[12]   About 15 minutes later, another detective arrived. The detective put defendant in the back of a squad car and took him to a police station. At the police station, defendant made statements to an assistant State's Attorney. Defendant was never shown a warrant for his arrest.

[13]   Detective Gregory Swiderek of the Chicago police department testified that on the evening of April 2, 2001, he and his partner, William Soregen, received an assignment regarding a homicide that had taken place in a parking lot at 1350 West 14th Street in Chicago. Upon arriving at the scene, Detective Swiderek learned that a woman named Kareen Goodwin had been shot to death in a car.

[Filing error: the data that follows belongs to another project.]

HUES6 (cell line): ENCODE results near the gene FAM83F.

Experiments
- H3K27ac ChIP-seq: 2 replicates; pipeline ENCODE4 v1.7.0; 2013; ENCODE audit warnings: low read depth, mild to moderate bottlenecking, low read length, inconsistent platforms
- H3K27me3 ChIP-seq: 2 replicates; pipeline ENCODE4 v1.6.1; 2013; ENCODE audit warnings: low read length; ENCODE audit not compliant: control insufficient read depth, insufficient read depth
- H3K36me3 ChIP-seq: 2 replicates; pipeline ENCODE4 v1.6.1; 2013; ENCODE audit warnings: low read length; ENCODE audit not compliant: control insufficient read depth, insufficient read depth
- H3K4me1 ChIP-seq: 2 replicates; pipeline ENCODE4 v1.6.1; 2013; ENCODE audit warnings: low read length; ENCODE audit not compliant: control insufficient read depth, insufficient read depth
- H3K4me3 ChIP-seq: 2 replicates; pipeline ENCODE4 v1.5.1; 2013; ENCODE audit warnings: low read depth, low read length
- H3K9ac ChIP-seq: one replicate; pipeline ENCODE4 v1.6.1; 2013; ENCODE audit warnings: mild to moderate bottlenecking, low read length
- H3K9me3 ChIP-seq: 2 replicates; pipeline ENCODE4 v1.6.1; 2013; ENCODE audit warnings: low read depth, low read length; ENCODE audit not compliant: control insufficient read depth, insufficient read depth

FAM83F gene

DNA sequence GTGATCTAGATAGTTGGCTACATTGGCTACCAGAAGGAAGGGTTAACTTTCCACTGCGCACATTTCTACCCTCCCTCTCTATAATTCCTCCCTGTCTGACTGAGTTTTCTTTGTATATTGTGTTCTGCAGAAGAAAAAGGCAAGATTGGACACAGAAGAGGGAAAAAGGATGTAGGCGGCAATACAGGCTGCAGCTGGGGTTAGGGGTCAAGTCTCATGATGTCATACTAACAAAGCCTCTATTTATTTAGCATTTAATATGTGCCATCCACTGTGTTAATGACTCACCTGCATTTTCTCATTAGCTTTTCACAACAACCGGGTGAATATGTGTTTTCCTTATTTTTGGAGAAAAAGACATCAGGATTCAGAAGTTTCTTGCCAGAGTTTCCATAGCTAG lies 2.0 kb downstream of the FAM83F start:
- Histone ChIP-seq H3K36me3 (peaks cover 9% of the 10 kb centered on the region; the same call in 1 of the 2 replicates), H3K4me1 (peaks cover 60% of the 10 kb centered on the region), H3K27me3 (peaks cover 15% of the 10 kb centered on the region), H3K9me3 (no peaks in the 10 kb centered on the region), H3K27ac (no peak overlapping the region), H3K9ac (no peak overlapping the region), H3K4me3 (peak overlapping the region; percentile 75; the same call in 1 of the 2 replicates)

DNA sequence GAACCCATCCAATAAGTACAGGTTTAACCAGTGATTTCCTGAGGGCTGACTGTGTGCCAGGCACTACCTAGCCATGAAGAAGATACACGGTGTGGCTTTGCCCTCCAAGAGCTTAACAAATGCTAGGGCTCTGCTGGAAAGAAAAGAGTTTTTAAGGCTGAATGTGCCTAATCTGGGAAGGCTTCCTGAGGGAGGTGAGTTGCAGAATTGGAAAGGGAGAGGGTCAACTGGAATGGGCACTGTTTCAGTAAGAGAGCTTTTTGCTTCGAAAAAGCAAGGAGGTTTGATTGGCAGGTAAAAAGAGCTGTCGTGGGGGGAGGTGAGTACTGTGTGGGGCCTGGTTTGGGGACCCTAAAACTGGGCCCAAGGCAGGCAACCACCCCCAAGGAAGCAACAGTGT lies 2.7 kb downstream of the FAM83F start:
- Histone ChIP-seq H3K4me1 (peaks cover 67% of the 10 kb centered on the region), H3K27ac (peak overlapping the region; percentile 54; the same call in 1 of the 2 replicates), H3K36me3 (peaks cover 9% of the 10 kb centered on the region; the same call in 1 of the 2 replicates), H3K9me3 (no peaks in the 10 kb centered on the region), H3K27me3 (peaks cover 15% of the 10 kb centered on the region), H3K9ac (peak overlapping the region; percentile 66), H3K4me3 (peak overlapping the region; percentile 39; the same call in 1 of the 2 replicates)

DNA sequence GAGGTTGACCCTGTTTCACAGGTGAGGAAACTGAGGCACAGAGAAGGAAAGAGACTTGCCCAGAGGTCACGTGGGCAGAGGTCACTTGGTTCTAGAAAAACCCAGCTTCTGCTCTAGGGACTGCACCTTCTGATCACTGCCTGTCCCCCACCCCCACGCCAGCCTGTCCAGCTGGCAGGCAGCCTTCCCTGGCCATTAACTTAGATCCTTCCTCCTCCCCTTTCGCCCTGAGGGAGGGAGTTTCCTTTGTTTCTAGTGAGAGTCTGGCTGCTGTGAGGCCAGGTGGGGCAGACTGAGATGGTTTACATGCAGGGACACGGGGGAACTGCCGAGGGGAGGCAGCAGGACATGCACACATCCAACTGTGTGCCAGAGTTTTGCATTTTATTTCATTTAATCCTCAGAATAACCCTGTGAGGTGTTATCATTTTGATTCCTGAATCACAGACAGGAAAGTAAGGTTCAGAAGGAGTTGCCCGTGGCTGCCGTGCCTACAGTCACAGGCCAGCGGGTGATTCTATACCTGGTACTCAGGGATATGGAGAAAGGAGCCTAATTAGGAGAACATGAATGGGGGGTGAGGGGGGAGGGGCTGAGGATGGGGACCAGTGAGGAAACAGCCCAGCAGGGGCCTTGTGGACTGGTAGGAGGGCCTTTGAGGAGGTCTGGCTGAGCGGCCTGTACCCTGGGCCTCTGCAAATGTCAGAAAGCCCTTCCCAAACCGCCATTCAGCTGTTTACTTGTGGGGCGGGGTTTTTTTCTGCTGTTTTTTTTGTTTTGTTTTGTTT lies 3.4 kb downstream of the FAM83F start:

[14]   On July 27, 2001, Detective Swiderek and other detectives were still investigating the shooting death of Goodwin. On that same date, Detective Swiderek interviewed Tony Robinson, who was in police custody. Robinson was being questioned regarding an unrelated murder. Detective Swiderek had a conversation with Robinson about the homicide of Goodwin. Robinson told Detective Swiderek that just before dark on the night Goodwin was killed, he was standing in the lobby of the building located at 1410 West 14th Street with Gregory Brown when he saw Maurice Lebon's blue four-door Chevy pass by. Brown asked Robinson if he wanted to "get" Lebon, meaning, to shoot Lebon. Robinson explained that Lebon was from a rival building and that Lebon owed Brown drug money. Robinson responded "no" and the two walked upstairs, where they ran into Antoine Truitt and an individual only known as "Boo*fn1 ." Brown asked Truitt and Boo if they wanted to come with him to "whack" Lebon. Brown, Truitt and Boo walked downstairs while Robinson went upstairs to use cocaine. About 10 minutes later, Robinson came down to the lobby, where he saw Brown, Truitt and Boo dressed in black. Brown showed Robinson a chrome .25-caliber semiautomatic pistol. Truitt and Boo also had guns in their pockets. Robinson went back upstairs and saw Truitt and Boo outside walking north to the parking lot near the row houses located just to the east. Robinson also saw Brown walk south. Robinson saw Lebon's car parked in the parking lot between the row houses. Robinson heard gunshots.